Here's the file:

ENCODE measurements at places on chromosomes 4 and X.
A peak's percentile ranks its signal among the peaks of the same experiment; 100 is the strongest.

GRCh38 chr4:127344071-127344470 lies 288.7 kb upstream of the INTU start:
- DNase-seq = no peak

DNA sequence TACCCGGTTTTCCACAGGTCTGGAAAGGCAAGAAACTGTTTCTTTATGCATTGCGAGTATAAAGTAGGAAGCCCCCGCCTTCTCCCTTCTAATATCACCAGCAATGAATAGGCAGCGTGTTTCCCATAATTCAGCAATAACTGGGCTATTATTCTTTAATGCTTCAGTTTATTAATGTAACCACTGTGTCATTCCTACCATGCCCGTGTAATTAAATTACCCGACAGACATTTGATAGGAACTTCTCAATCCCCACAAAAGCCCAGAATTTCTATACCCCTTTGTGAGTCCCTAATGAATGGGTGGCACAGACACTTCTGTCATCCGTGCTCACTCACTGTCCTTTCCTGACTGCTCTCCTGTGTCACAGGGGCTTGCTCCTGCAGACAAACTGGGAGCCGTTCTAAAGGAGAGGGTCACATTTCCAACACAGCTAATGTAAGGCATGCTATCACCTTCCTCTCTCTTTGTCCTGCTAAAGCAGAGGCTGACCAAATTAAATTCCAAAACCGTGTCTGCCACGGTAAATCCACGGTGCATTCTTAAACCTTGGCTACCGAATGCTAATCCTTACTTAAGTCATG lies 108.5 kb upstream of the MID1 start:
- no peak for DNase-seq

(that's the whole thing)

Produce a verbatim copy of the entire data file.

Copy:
ENCODE measurements at places on chromosomes 4 and X.
A peak's percentile ranks its signal among the peaks of the same experiment; 100 is the strongest.

GRCh38 chr4:127344071-127344470 lies 288.7 kb upstream of the INTU start:
- DNase-seq = no peak

DNA sequence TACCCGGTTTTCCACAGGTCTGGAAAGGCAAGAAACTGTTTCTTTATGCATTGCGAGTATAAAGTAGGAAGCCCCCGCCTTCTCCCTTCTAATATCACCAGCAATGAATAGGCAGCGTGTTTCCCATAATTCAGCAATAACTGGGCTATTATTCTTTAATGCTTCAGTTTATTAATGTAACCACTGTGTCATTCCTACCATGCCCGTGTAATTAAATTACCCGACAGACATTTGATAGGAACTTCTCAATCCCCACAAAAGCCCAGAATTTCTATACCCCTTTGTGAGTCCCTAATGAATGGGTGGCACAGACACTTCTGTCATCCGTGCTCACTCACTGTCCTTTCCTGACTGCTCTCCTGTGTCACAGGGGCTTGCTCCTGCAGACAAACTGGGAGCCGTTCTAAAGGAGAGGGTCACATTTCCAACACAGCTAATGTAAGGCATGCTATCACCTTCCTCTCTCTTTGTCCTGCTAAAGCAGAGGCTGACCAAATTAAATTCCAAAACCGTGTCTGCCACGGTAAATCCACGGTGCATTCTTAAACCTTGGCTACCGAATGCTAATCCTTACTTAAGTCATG lies 108.5 kb upstream of the MID1 start:
- no peak for DNase-seq